Where Is God When I Hurt?

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When you pass through the waters, I will be with you; when you pass through the rivers, they will not sweep over you. – Isaiah 43:2 (NIV)

I met the most extraordinary man last Saturday.

A multi-published author, Mike Dellosso not only taught a workshop on finding the time to write, but also gave the keynote speech at the beginning of the one-day writing conference I attended.

In his address, “Becoming Unstoppable,” Mike talked about how to move forward toward realizing our goals despite – or because of – the roadblocks that slam down in front of us. He spoke of the roadblocks of fear, failure, and suffering. And he spoke from experience.

You see, Mike grew up with a profound stutter. Yet I could detect only a slight hesitation and an occasional stutter as he spoke and taught for a total of two hours. He certainly could talk of fear and failure with firsthand knowledge.

But overcoming such a profound disability isn’t the only thing that amazes me about Mike.

Eight years ago, at the age of 35, this husband, father, and teacher was diagnosed with stage 3 colon cancer.

Yet there he stood before us, the picture of health, revisiting that time of intense suffering and uncertainty when life was reduced to nothing but pain.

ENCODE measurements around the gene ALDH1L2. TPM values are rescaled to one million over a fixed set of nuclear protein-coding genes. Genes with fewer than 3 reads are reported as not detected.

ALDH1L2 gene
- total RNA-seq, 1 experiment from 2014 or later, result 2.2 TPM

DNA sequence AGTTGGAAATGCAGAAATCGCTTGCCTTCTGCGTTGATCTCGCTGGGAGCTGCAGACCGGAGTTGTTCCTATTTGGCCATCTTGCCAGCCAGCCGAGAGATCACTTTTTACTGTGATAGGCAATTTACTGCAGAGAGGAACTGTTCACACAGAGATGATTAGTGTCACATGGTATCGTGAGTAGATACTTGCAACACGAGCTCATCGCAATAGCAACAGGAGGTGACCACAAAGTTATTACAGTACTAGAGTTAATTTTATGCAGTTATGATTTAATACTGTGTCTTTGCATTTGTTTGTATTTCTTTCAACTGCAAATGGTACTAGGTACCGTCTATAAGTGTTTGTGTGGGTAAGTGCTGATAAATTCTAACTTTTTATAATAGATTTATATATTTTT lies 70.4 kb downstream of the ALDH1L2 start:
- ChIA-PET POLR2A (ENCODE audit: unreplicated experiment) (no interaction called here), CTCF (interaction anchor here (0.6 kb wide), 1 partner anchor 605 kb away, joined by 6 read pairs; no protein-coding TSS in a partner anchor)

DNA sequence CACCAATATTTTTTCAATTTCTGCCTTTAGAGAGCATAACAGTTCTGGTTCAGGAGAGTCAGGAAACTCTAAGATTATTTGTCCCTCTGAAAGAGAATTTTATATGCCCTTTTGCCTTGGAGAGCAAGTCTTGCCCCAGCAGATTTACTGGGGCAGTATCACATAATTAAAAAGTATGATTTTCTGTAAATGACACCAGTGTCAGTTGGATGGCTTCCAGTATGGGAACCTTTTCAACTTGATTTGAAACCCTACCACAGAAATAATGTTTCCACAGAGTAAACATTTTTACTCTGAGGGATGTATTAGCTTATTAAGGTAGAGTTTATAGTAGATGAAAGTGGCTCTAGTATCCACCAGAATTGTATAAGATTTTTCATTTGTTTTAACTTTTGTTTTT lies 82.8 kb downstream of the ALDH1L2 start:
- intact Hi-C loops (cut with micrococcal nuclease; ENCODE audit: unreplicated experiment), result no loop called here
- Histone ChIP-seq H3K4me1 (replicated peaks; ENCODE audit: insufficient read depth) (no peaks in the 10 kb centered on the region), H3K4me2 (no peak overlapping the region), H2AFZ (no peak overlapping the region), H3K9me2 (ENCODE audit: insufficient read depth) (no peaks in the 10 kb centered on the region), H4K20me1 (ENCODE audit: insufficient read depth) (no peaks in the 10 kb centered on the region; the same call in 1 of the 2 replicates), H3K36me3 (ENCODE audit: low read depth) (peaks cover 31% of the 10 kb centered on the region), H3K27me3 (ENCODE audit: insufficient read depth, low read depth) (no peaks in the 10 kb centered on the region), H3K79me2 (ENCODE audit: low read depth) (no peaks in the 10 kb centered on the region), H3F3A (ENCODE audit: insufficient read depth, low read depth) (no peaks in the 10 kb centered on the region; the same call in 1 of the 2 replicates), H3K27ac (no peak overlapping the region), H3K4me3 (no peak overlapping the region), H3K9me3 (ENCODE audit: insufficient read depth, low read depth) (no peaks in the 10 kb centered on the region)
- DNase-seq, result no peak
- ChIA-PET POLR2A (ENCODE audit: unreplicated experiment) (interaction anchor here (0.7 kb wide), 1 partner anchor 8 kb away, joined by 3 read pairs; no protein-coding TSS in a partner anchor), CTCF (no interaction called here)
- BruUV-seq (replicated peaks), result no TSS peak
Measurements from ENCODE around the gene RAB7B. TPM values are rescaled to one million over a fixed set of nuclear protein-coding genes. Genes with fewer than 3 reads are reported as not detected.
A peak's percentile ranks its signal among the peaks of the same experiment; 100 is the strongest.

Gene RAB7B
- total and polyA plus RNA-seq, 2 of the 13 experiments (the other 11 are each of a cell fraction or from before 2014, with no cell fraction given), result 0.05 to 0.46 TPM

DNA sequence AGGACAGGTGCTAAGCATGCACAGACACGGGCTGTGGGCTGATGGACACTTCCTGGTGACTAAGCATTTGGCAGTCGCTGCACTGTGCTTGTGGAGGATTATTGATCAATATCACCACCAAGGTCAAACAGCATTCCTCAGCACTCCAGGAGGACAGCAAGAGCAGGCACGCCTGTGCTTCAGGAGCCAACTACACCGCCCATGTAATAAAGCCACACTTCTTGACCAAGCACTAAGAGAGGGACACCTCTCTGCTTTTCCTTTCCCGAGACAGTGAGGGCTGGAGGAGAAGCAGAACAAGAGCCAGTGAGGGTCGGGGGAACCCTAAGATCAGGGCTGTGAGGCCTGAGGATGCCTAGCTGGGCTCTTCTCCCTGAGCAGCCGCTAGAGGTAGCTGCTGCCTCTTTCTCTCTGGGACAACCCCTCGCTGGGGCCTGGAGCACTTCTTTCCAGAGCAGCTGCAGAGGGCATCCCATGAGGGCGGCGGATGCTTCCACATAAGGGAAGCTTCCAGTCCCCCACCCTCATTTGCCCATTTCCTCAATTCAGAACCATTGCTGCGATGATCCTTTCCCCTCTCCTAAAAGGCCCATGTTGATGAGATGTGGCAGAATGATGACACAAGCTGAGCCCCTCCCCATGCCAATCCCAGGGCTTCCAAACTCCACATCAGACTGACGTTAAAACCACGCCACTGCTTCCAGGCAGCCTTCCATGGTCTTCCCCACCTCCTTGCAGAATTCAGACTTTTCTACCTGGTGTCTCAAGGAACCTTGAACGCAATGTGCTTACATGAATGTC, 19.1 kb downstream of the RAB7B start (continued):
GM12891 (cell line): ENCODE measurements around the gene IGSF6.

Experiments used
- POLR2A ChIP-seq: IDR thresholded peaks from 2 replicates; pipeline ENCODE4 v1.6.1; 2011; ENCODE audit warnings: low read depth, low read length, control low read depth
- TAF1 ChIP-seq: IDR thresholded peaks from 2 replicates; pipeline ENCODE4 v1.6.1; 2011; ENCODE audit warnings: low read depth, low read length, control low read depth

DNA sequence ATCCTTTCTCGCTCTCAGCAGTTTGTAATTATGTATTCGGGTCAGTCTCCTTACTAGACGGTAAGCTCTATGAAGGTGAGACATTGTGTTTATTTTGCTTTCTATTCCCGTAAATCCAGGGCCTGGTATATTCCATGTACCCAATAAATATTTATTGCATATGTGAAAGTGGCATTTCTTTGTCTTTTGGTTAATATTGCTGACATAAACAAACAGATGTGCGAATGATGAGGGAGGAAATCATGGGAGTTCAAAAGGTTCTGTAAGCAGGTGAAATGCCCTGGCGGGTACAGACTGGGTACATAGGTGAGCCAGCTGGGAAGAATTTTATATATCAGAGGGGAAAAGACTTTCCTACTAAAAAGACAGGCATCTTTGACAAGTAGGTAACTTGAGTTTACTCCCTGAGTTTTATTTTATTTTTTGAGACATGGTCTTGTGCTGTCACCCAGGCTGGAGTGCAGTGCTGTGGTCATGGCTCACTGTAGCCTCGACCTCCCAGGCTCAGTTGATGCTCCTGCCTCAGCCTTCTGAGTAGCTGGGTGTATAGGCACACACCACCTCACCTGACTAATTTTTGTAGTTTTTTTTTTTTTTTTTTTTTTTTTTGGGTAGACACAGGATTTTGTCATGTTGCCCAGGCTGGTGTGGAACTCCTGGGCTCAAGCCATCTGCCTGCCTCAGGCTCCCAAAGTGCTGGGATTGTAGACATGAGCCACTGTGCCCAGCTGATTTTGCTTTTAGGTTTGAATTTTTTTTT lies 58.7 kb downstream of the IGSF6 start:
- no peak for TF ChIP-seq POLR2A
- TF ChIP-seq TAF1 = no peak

Have you ever been there?

I have. In 2011, pain from four bulging neck disks was so excruciating, so debilitating, I spent my days on the love seat with a heating pad on my neck and Tylenol with codeine coursing through my body. Yet it barely took the edge off. I was that way for six months until surgery relieved the pain.

“Suffering,” Mike said Saturday, “clears away everything in life. There’s nothing left but the suffering, the pain. The way we get through it is depending on God, running to God.”

Suffering, he said, brought his relationship with God’s Son in clearer focus.

“I never had – nor ever since – felt the presence of God so strongly. I’m almost afraid to admit it, but sometimes I almost wish I could go back to that time of pain just so I can have the presence of God again like I did at that time.”

Wow.

A purpose for our pain: a clearer focus on the God who calls us, loves us, gave Himself for us.

Where is God when you hurt?

Right there beside you, with you, surrounding you, in you. Calling to you. Holding you. Soothing you. Loving you.

“Do not be afraid,” He says, “for I am with you. Fear not, for YOU ARE MINE” (Isaiah 43:5, 1 – emphasis mine).

Remember, dear one, you are His: “The LORD your God is with you, He is mighty to save. He will take great delight in you, He will quiet you with His love, He will rejoice over you with singing” (Zephaniah 3:17).

In your suffering, listen for His song.

Thank you, Father, for Your abiding presence in my life. Thank you, Jesus, that You suffered more than I, even in my most intense pain, cannot even imagine. Yet You did it for me so my sin could be removed and my eternal life with You secured. May my pain remind me of Your suffering for me. Amen.

Extra tea: Read and meditate on Isaiah 43:1–7

 

Click here to visit Mike Dellosso online. 

Getting to the Bottom of It